Horror Literature versus Fantasy Literature

I’ve been on something of a horror literature kick lately. Well, to be more specific, I’ve been on something of a H.P. Lovecraft kick lately. I have an entire book of his short stories, including two novellas. The book is simply called: The Dream Cycle of H.P. Lovecraft: Dreams of Terror and Death. At this moment, I have but one more short story to read, and then I’ll be done. Of course, I’m going to go back and reread some of the short stories and review them for this blog; I’ve already started that process, but I’m going to complete it. Anyway, for much of my life, the bulk of my literary diet has been fantasy. One of the first series of books I ever read were The Hobbit and The Lord of the Rings. Prior to that, I think was Watership Down which I think I read for the first time when I was about eight. I’ve been reading ever since. And most of it has been fantasy.

 

As a result of my fantasy diet, I’ve been exposed to all sorts of horrors in literature: undead warriors, dark magic, death, chaos, blood … you name it. I’ve seen it all. Because of that, special effects don’t faze me one bit. A witch casting a spell … is that supposed to frighten me? Come on! I’ve seen it a million times before. The first time I read Bram Stoker’s Dracula, I read it as a fantasy novel. I thought it was okay, but pretty tame by modern standards. Last year, I read it again for about the fifth time and I walked away knowing I had just read a masterpiece. You can read that review here. I don’t get frightened by horror stories (I’ve read too much fantasy for that), but I do appreciate them more, now—as my review of Dracula will attest to. Fantasy stories are full of adventure and action. As a result of such, sometimes horrible things happen, or at the very least, are expected to happen should the hero fail. The horror of such events is usually derivative of the events themselves. In a horror story, the horror is more ambient and all-pervading. There is an appropriate mood and tone that carries the sinister appeal of the story. There is also a greater probability of death on the hero’s part in a horror story. And if done well, that can be a plus.

 

It is worth pointing out, that by horror I mean horror literature not film. Rarely does a horror film live up to something even approaching the magnificence of the novel, Dracula. Most of the time, horror movies are just blood baths. I wouldn’t even want to put them in the same category. Then again, my experience with horror is fairly limited. I’ve read Dracula and a few Lovecraft stories; but I liked the same thing about both: that ever-present atmosphere of dread and doom. And that, I think, is the distinguishing feature that separates Horror from Fantasy.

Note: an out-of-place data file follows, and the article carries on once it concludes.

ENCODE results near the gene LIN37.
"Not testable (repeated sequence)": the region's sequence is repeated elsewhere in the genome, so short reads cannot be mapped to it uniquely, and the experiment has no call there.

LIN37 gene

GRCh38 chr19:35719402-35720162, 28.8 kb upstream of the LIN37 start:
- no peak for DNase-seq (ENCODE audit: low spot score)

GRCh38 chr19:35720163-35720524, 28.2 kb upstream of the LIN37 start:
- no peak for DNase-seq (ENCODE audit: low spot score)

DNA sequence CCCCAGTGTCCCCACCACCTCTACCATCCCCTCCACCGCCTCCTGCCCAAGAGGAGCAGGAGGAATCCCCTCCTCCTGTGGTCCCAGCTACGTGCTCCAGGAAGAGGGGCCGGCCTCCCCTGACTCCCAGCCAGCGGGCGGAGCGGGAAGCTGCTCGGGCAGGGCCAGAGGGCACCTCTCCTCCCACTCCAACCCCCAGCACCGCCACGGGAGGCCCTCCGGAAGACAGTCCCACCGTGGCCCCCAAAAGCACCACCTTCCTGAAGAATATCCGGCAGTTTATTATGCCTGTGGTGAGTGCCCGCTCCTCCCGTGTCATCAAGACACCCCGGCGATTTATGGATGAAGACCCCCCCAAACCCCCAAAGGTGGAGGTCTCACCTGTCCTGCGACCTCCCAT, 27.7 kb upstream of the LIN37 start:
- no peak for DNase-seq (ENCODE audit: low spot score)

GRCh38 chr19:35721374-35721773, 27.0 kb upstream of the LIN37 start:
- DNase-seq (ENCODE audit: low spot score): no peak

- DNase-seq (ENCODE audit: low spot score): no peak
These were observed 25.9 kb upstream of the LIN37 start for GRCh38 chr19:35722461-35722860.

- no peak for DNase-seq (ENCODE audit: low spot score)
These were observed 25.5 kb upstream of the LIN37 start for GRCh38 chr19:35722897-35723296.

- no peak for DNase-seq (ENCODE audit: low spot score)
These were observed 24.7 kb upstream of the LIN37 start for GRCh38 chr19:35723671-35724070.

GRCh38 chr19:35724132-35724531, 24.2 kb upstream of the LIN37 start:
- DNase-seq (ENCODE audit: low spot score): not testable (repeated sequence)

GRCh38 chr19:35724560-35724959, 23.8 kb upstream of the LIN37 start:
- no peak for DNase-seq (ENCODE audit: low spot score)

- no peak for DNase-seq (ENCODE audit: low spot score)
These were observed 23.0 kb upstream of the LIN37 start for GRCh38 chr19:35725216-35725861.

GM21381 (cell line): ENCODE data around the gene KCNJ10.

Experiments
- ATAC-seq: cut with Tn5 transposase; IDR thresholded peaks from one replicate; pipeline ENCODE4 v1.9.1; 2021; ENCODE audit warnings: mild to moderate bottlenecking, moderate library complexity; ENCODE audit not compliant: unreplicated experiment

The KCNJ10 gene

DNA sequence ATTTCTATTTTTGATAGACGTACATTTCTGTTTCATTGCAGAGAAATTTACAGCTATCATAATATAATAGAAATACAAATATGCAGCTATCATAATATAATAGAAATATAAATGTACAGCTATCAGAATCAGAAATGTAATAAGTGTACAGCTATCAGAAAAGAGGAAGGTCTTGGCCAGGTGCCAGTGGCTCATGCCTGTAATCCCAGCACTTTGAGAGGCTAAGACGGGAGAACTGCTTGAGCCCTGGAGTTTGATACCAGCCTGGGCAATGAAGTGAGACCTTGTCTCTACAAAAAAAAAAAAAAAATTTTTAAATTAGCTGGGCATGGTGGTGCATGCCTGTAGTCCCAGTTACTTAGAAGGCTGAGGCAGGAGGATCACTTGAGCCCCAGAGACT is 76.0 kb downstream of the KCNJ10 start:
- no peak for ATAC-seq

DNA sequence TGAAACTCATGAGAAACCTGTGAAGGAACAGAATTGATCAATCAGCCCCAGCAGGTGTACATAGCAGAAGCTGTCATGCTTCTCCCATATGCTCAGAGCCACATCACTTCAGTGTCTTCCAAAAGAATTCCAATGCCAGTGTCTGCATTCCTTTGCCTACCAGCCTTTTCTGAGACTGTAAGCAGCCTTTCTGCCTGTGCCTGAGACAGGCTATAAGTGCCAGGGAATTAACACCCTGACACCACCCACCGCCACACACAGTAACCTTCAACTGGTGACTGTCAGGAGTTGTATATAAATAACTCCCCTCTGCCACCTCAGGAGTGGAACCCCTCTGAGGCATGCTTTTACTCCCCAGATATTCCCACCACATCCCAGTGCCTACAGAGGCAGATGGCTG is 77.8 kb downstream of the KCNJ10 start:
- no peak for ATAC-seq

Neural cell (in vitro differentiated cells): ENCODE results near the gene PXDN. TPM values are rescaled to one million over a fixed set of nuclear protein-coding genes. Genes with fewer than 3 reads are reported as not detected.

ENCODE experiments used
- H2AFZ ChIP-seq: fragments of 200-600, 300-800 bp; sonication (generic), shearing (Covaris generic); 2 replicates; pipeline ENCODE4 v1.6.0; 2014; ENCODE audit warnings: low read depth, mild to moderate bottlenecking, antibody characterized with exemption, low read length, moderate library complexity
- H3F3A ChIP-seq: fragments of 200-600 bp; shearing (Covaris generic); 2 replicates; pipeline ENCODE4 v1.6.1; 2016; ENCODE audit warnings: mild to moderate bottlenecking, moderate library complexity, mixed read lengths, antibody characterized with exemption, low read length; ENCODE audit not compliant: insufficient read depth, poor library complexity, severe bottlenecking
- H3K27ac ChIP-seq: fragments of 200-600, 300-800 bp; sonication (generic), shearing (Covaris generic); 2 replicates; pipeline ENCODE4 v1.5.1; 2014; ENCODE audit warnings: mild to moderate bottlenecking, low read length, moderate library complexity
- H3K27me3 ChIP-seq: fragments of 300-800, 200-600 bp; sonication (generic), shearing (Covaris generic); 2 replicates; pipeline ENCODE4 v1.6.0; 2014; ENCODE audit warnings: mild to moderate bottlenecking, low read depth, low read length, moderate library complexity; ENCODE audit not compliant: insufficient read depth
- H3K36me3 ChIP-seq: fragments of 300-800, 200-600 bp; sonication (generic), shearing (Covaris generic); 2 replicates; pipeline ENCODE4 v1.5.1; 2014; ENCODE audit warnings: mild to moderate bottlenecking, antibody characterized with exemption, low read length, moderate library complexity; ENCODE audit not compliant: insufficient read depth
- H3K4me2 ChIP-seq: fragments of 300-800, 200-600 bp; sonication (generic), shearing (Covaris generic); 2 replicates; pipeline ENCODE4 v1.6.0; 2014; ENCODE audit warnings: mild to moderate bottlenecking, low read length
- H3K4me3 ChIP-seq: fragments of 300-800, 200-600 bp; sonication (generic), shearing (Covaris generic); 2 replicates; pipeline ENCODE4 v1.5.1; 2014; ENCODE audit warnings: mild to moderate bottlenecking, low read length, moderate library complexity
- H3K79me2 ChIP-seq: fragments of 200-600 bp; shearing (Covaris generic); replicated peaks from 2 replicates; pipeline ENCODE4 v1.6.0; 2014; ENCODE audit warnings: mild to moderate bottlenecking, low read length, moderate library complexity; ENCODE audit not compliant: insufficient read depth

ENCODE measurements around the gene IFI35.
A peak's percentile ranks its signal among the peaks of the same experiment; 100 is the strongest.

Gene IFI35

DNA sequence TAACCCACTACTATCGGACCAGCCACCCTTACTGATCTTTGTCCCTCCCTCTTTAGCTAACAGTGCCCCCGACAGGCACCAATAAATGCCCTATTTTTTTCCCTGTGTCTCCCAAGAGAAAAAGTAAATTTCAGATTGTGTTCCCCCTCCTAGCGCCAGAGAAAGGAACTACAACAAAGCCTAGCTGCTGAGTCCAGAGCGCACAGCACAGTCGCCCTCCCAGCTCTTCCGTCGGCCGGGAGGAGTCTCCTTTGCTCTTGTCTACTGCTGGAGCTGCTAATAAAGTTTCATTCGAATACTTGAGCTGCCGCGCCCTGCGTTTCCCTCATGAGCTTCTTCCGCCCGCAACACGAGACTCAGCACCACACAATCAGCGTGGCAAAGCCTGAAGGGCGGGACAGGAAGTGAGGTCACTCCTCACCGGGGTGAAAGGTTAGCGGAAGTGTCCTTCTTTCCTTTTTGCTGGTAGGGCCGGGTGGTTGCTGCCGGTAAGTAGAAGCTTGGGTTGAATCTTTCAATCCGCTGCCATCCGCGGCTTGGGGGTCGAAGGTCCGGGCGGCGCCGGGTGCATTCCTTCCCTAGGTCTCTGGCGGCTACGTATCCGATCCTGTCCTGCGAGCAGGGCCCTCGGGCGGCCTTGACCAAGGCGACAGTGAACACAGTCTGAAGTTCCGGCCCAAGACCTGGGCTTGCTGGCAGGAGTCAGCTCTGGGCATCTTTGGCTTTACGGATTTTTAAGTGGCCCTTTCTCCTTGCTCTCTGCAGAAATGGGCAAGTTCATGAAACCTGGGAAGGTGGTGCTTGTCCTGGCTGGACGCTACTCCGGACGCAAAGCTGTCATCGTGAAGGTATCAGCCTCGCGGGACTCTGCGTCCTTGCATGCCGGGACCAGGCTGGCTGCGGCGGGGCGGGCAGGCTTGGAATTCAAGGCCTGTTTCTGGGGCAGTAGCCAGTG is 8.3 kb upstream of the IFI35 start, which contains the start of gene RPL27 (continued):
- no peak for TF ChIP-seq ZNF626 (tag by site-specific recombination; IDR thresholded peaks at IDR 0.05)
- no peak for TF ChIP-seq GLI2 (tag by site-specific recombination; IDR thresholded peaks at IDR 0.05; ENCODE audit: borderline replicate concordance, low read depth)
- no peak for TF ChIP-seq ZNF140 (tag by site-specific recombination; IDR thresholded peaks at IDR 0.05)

4 thoughts on “Horror Literature versus Fantasy Literature

  1. Alex

    The particular volume you’re reading is probably one of the best compilations out there for someone who’s new to Lovecraft. While not organized by publication date or after the fashion of earlier Arkham House compilations, it is one of the only compilations that seriously tries to take Lovecraft’s more Dunsanian fantasy tales and attempts to put them into an order that reflects a chronological account of Randalf Carter’s misadventures, while effectively filling in the gaps with the many prose poems which would later be fleshed out into longer dream cycle works.

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    1. atoasttodragons Post author

      There were a few really short stories, but no poems. Anyway, I’ve finished it now. It was very good.

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  2. worldsbeforethedoor

    Horror without the blood-bath or the soaking in gore is far more meaningful than something that is just gross. I totally agree with you about Dracula! It’s amazing! And I also think you’re correct in your assessment about those of us who read fantasy – we ain’t scared of nothing….but we don’t want the gore. Not necessary. Scare me? Yes – best if done subtle and under the skin. Gross me out? No thanks.

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